In California, under Section 501 of the state's Family Code, a county clerk is authorised to issue a confidential marriage licence and subsequently grant a confidential marriage certificate; Section 511 of the same Code states that the records of marriages registered under this provision are not open to public inspection, except by an order of the court. This practice originated in 1878, and was originally intended for those persons in a common-law relationship who presented themselves as married and wanted to make such marriage official. The practice of confidential marriages is unique to California, and is only approximated by Michigan, which offers court-ordered secret marriages.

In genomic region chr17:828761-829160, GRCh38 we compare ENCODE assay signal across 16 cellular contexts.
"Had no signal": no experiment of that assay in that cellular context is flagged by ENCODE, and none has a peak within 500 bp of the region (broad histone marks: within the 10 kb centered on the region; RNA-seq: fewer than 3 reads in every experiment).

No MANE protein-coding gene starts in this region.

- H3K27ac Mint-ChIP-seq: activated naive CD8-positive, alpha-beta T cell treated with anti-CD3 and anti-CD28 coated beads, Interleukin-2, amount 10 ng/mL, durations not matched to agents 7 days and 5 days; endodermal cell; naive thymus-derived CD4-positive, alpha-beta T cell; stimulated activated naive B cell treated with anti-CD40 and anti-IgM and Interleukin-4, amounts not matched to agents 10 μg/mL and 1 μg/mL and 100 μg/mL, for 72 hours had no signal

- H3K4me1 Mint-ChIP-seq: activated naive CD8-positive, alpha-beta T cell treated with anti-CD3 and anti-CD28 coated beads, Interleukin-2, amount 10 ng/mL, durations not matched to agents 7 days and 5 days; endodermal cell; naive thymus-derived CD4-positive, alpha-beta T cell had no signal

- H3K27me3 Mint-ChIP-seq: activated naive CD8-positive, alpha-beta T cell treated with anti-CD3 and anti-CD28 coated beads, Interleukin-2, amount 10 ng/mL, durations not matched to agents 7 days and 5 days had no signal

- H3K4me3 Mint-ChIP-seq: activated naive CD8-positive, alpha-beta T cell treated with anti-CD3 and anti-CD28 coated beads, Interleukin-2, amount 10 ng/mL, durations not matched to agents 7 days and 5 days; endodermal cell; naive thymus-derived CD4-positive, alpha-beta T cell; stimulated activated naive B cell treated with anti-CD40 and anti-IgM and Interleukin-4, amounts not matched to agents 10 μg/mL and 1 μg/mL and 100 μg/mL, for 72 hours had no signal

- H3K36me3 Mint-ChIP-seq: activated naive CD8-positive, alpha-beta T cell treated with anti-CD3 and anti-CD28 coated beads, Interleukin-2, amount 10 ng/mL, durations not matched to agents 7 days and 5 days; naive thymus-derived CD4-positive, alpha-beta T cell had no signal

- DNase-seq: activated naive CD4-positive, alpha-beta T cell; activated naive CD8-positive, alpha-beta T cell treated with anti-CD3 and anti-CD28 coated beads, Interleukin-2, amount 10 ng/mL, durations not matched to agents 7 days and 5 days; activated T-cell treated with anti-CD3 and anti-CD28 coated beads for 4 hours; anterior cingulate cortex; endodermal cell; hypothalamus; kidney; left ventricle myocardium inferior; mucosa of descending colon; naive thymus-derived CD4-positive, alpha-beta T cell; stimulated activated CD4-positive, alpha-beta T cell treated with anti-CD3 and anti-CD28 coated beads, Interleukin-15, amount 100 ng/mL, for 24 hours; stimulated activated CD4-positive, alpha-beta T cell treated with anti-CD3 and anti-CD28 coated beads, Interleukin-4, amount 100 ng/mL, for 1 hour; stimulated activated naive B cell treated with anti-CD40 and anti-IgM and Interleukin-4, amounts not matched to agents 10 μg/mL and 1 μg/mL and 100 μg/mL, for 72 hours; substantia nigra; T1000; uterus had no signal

Prior to 1989, the U.S. Department of State offered a Certificate of Witness to Marriage (form FS-97) for those couples whose marriages were solemnised in the presence of a consular official overseas. This was authorised by 22 U.S.C. 4192 on the condition that the parties had to be free to contract marriage under the laws of the District of Columbia. On November 9th, 1989, this provision of the United States Code was repealed, and the Department accordingly ceased issuing such certificates.
Refer to Part 1 (Subsection 8) of the Act